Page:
Based on our findings, journalists would likely appreciate scientists taking on the role of educator or explainer  and allowing time for both interviews and potential follow-up questions. As verifying preprints is a challenge for journalists, scientists should understand that being asked to comment on a peer’s work is, to a large extent, joining the journalist’s efforts in orchestrating a truncated peer review . These scientists are being asked to play a key role in shaping whether and how that preprint is covered; their commentary does more than simply add context or legitimize research, as it would in a “normal” science journalism context . As such, scientists asked to comment on preprint findings for a news story should consider the significance and implications of the research with the needs of the public in mind, noting, in particular, any risks that could be associated with the findings. Supporting this vetting process is particularly important, as other practices journalists used to cover unreviewed studies, such as describing them as “preprints,” appear to have limited effects on audience perceptions [63, 64].
Scholarly publishers and preprint servers can also support this vetting process by standardizing efforts to show markers of credibility that journalists can use to assess new research (e.g., what, if any, review has taken place; who are the authors, institutions, and funders; what are the potential conflicts of interest, etc. ). As the use of preprints has become more commonplace even outside a crisis such as COVID-19, publishers, universities, and other groups with marketing and communication efforts may need to rethink their approach to promoting, an increasingly common activity [66, 67]. For instance, PR efforts could include additional context, links to related evidence, and recommendations for unaffiliated researchers with related expertise on a topic. In addition, journals may wish to revisit policies that encourage preprint use but simultaneously prevent researchers from discussing findings until manuscripts have been formally peer reviewed. Such policies—meant to ensure media attention focuses on the peer reviewed version rather than the preprint—may instead lead to media coverage of preprint research that is not well-vetted and is poorly contextualized .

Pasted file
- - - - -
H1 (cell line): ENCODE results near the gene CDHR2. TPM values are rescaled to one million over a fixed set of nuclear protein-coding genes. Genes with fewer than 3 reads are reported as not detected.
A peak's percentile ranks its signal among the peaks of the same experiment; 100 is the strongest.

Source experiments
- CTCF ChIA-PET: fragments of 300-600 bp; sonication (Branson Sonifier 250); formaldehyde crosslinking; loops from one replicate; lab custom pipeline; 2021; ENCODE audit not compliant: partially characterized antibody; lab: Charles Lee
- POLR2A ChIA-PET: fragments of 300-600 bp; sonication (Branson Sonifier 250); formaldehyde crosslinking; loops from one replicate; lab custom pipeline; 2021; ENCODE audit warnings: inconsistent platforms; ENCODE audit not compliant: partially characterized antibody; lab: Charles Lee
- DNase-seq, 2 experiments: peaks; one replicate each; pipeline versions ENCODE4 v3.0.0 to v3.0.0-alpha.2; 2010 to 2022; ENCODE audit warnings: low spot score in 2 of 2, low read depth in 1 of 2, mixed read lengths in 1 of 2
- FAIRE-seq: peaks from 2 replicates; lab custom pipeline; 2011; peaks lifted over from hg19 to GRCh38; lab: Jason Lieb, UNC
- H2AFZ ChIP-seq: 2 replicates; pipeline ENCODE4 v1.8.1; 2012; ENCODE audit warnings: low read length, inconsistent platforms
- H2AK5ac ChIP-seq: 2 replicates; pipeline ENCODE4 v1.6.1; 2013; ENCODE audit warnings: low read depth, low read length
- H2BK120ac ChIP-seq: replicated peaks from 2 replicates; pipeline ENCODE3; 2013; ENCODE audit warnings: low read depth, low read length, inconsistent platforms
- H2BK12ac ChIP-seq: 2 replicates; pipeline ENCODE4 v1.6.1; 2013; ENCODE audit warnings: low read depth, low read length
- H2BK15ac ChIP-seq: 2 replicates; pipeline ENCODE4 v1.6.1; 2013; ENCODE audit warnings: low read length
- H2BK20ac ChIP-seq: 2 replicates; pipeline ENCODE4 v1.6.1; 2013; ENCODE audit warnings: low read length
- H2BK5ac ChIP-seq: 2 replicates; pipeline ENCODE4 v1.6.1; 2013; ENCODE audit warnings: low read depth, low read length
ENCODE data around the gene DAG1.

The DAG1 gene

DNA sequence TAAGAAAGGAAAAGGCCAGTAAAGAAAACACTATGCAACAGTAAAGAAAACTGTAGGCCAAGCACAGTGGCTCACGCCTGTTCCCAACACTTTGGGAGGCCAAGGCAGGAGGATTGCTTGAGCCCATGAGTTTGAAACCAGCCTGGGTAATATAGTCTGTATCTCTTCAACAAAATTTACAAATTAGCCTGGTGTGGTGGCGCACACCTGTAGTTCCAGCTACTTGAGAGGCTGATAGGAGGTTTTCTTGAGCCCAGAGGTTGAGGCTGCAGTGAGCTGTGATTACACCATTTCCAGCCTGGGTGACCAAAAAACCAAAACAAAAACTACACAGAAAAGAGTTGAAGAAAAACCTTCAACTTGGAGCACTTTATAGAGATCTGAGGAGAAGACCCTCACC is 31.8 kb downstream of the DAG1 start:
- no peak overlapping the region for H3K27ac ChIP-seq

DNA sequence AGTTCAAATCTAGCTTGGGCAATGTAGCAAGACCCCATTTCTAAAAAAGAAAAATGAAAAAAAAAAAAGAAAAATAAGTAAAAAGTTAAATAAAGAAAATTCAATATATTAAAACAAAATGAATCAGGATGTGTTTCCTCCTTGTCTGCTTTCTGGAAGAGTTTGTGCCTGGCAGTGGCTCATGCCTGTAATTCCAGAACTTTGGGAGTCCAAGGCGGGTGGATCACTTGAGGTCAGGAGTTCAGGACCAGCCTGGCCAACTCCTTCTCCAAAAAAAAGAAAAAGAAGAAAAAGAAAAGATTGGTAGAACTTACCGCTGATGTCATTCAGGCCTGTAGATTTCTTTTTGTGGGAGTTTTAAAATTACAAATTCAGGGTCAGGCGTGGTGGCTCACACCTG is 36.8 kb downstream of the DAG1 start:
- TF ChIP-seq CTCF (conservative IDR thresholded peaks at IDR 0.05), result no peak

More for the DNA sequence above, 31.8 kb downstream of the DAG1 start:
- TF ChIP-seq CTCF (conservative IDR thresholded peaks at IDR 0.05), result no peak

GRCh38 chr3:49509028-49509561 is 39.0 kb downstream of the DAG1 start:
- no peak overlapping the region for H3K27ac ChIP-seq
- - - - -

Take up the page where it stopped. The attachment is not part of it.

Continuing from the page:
Our findings suggest that although many journalists work behind the scenes to verify, clarify, and communicate the research they cite, these practices are not well established and vary greatly across journalists and outlets. Several journalists expressed concern about the heavy reliance on “gut instinct” in how they and their peers covered preprints. Although some mentioned that their organizations had explicit guidelines about how to report preprints, we could not find any of these online. Organizations such as the Associated Press give a nod to handling preprints in their style guides, advising “extreme care” in their use ; however, they fall short in spelling out how to practice such care or how to handle fallout when having reported a preprint that is later discredited or largely changed by the peer-review process. While professional journalism resources are now beginning to recommend some of the post-normal practices identified in this study—such as “commissioning” one’s own peer review —concrete guidelines for covering preprints are still far and few between. Journalism associations may seek to address this gap by joining recent efforts to further develop resources and style guides for covering preprints [35, 36, 70]. Professional training and development for journalists, either through universities or continuing education, could also provide additional support.
Limitations and future directions